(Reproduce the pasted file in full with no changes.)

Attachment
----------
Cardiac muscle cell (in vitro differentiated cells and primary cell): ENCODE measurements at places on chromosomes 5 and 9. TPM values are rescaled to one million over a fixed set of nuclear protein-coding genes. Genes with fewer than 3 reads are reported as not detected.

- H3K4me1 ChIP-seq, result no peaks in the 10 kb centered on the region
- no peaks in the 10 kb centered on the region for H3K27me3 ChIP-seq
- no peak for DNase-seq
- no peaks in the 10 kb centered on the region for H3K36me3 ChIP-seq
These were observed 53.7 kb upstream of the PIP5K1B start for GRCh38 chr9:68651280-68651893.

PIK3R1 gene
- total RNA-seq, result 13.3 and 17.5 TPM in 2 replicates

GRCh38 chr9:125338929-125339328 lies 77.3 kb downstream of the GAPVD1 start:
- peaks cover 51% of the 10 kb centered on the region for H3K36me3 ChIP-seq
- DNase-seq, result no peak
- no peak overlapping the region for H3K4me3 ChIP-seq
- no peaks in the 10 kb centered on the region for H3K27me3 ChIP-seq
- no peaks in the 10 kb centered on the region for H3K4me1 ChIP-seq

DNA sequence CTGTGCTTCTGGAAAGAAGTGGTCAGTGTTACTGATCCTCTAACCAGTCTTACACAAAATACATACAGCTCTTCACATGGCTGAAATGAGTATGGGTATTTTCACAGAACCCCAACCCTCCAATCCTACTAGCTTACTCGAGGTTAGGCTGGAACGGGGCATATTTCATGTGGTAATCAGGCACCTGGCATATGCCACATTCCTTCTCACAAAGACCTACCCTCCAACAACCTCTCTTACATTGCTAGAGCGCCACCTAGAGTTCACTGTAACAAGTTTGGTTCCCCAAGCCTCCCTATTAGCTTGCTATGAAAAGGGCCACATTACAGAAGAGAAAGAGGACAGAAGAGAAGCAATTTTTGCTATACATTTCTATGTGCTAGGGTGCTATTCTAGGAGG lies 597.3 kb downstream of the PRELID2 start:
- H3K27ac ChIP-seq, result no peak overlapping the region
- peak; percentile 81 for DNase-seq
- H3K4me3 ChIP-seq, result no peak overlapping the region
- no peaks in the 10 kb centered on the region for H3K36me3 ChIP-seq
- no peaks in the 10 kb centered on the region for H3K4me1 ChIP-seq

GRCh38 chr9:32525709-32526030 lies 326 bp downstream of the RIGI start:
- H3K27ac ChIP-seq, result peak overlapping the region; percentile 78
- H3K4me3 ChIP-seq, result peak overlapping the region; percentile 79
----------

Cardiac muscle cell (in vitro differentiated cells and primary cell): ENCODE measurements at places on chromosomes 5 and 9. TPM values are rescaled to one million over a fixed set of nuclear protein-coding genes. Genes with fewer than 3 reads are reported as not detected.

- H3K4me1 ChIP-seq, result no peaks in the 10 kb centered on the region
- no peaks in the 10 kb centered on the region for H3K27me3 ChIP-seq
- no peak for DNase-seq
- no peaks in the 10 kb centered on the region for H3K36me3 ChIP-seq
These were observed 53.7 kb upstream of the PIP5K1B start for GRCh38 chr9:68651280-68651893.

PIK3R1 gene
- total RNA-seq, result 13.3 and 17.5 TPM in 2 replicates

GRCh38 chr9:125338929-125339328 lies 77.3 kb downstream of the GAPVD1 start:
- peaks cover 51% of the 10 kb centered on the region for H3K36me3 ChIP-seq
- DNase-seq, result no peak
- no peak overlapping the region for H3K4me3 ChIP-seq
- no peaks in the 10 kb centered on the region for H3K27me3 ChIP-seq
- no peaks in the 10 kb centered on the region for H3K4me1 ChIP-seq

DNA sequence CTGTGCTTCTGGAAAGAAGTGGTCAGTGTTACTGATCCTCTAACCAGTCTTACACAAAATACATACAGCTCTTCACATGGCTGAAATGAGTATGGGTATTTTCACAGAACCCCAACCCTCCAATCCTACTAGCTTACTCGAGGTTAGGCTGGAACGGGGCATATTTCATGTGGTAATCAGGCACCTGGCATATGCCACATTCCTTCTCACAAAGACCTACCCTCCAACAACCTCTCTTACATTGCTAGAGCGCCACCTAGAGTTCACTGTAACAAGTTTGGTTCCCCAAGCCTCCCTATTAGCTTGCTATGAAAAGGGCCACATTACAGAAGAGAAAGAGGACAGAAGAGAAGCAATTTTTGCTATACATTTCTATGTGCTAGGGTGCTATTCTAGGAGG lies 597.3 kb downstream of the PRELID2 start:
- H3K27ac ChIP-seq, result no peak overlapping the region
- peak; percentile 81 for DNase-seq
- H3K4me3 ChIP-seq, result no peak overlapping the region
- no peaks in the 10 kb centered on the region for H3K36me3 ChIP-seq
- no peaks in the 10 kb centered on the region for H3K4me1 ChIP-seq

GRCh38 chr9:32525709-32526030 lies 326 bp downstream of the RIGI start:
- H3K27ac ChIP-seq, result peak overlapping the region; percentile 78
- H3K4me3 ChIP-seq, result peak overlapping the region; percentile 79